“Much of this could have been avoided by companies investing in better training and awareness prior to the pandemic or including this as part of their crisis response,” says Wray. “Instead many businesses have been found wanting in this regard and in reactive mode. It’s crucial they now work to ensure they know exactly where sensitive information sits in their organisation and set out to isolate and protect it.”
Through its ability to locate and protect every piece of sensitive data within organisations, whether they’re aware of its existence or not, Guardum helps companies to comply with data privacy regulations while promoting remote working. Guardum’s technology can remove sensitive information, while leaving documents and their content intact, reducing the amount of personal data that needs to be transferred home.
The company works with organisations to fulfil their GDPR obligations through the use of its semi-automated DSAR (data subject access request) software, which helps them comply with user requests to access or delete personally identifying information they store on individuals, as mandated by GDPR and other regulations. Guardum has the only solution that can fully meet the DSAR challenge of responding in the tight 30-day deadline, giving organisations back control, time and money lost using other solutions.
Guardum supports privacy by design, whereby data privacy is engineered into business processes during rather than after design, eliminating the need to retrofit compliance tools. Its machine-learning approach, combined with advanced search processes, means it saves its clients time and effort while increasing the accuracy and efficiency of performing a DSAR or protecting their personal information. Its digital mailroom solution, meanwhile, enables employees to receive their mail wherever they are in the world without having to come into a central location just to collect the post.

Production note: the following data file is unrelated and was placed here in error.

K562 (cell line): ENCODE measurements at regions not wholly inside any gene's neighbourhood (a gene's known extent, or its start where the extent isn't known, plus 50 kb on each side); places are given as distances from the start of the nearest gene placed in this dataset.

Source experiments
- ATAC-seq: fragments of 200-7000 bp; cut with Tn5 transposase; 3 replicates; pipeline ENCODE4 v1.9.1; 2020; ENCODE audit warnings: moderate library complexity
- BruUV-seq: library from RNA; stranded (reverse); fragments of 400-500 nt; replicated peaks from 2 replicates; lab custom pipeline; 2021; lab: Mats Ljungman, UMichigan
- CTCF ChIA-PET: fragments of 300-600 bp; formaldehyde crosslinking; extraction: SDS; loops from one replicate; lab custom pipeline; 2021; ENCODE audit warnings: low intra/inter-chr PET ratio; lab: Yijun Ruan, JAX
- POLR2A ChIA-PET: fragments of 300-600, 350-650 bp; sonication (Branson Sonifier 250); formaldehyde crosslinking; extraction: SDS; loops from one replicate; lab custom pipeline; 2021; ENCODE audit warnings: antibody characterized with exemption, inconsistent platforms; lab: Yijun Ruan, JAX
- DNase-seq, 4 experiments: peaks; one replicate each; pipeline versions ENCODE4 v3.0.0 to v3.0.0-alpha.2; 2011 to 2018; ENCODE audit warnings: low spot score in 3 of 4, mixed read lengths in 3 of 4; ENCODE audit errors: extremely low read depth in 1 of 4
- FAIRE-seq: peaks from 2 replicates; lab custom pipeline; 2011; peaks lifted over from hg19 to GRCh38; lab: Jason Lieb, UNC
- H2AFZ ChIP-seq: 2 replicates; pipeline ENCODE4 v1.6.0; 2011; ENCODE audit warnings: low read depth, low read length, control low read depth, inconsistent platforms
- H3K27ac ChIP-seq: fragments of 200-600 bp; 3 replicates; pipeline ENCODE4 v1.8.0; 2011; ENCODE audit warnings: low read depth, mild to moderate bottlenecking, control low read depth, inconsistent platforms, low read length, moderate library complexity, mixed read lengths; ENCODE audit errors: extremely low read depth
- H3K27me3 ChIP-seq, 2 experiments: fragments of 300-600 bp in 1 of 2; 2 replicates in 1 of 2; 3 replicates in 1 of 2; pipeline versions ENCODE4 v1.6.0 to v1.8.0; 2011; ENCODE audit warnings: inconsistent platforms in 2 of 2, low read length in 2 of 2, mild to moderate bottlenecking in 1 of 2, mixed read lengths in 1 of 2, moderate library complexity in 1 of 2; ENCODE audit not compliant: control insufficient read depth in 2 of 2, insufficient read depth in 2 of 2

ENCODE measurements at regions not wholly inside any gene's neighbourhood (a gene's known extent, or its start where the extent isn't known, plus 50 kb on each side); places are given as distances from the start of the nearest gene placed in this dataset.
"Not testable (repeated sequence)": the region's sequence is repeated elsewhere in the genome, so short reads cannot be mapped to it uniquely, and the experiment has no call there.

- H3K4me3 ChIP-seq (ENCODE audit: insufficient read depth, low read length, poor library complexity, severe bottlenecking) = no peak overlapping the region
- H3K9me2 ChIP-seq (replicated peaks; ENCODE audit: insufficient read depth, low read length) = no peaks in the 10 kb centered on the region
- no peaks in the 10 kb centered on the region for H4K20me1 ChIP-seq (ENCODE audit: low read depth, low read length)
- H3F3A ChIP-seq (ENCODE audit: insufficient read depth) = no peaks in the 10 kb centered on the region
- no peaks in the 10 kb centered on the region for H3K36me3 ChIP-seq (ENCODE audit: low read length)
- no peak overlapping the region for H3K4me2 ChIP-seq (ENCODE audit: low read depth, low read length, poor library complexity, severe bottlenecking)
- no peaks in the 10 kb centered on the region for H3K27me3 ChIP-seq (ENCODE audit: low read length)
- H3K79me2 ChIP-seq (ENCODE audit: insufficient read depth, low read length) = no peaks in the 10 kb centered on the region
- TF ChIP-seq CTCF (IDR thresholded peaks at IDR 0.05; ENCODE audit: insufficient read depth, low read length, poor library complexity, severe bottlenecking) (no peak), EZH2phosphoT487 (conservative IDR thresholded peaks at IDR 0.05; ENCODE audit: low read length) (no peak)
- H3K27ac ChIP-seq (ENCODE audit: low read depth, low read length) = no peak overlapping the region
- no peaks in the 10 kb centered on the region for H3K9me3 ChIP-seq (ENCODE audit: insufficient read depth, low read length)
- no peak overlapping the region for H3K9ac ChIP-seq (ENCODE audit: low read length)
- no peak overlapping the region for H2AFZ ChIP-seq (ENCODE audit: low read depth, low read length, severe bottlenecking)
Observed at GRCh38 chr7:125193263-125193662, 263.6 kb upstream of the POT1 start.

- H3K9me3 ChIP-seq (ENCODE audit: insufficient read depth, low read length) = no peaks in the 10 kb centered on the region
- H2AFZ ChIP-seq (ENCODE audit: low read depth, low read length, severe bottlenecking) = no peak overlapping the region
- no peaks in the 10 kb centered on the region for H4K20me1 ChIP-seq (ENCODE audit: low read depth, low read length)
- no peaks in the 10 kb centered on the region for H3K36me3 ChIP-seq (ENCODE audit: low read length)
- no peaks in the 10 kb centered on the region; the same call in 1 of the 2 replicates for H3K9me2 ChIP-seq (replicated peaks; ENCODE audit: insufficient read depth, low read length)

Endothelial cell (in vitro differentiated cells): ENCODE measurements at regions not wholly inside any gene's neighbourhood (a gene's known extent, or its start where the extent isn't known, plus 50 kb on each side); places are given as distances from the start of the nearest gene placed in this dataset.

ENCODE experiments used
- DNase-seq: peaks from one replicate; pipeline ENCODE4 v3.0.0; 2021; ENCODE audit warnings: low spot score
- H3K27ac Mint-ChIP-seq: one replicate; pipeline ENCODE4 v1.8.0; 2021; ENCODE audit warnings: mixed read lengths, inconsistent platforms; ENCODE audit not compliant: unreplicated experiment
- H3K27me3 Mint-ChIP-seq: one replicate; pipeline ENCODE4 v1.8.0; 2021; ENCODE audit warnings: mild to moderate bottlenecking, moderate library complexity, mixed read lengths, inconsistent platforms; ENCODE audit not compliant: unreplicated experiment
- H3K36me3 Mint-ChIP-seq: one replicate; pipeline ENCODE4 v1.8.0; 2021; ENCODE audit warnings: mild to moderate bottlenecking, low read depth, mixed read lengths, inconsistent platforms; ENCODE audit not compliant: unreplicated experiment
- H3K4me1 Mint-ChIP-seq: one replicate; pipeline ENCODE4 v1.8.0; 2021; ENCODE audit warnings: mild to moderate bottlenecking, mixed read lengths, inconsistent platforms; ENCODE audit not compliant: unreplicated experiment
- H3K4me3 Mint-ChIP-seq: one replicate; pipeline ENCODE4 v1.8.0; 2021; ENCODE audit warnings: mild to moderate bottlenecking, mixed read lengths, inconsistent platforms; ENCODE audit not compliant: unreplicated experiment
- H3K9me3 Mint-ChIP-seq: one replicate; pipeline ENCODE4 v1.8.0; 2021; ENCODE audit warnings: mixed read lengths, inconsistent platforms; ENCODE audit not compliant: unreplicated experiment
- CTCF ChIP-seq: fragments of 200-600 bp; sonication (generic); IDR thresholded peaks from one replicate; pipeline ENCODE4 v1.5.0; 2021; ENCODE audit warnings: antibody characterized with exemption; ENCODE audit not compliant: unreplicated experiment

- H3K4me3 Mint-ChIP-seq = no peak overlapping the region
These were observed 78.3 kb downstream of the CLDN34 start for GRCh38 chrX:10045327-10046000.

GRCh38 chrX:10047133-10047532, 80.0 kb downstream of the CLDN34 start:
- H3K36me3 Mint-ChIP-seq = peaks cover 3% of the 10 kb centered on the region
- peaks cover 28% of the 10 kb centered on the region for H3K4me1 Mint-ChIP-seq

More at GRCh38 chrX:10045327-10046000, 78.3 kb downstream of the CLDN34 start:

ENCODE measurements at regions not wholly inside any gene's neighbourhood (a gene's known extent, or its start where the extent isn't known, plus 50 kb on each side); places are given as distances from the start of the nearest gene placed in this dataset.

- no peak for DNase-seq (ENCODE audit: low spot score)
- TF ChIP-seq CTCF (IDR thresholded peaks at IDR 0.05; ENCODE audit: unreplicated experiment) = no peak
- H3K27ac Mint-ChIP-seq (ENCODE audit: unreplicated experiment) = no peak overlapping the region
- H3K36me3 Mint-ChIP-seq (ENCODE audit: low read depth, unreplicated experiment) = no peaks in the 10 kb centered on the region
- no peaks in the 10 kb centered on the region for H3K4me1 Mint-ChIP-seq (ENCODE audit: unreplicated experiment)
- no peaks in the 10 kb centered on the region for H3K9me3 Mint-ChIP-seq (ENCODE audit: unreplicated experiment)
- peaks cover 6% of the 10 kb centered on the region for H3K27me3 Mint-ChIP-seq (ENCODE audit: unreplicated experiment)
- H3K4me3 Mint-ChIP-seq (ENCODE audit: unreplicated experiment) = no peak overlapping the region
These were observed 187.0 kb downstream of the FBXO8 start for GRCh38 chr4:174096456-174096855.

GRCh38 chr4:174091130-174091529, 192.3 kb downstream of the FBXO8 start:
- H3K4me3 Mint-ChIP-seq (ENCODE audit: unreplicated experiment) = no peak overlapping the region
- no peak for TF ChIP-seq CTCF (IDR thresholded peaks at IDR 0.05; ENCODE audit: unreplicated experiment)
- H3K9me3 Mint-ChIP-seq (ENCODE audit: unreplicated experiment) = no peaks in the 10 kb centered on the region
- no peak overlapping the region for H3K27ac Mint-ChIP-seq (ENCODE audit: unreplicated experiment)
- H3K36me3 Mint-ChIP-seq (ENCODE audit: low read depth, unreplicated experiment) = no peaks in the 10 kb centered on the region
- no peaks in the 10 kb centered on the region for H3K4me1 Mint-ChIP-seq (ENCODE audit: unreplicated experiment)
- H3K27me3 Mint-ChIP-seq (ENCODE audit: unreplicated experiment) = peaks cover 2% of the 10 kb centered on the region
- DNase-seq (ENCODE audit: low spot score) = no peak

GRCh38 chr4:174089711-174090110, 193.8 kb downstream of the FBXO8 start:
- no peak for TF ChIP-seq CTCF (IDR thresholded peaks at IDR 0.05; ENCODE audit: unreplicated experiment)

“Our software also has the ability to process information 24 hours a day and still be as accurate in discovering and redacting personal information as it was in the first minute. The same cannot be said when processing manually,” says Wray. “We scan for personal information as soon as it hits the system and automatically offer protection through anonymisation or redaction, ensuring speed, accuracy and compliance.”
As countries emerge from lockdown, people will return to offices and there will continue to be a need for human contact. But having seen how efficient and effective their workforce could be at home and with the opportunity to recoup some of the costs spent implementing and upgrading their capabilities, organisations are likely to be emboldened to embrace remote working to a greater degree than they did previously. The ability to locate and classify sensitive data will be crucial in doing so safely.
“Despite the reservations many naysayers have previously put forward, to a large degree remote working has proven to be a success and businesses have continued to run,” Wray concludes. “When it comes to improving business continuity and the part remote working plays in this, organisations will be required to be more resilient and less geographically dependent than they have been. At Guardum, we can help them on that journey, ensuring they are compliant and protecting sensitive data.”
For more information please visit guardum.com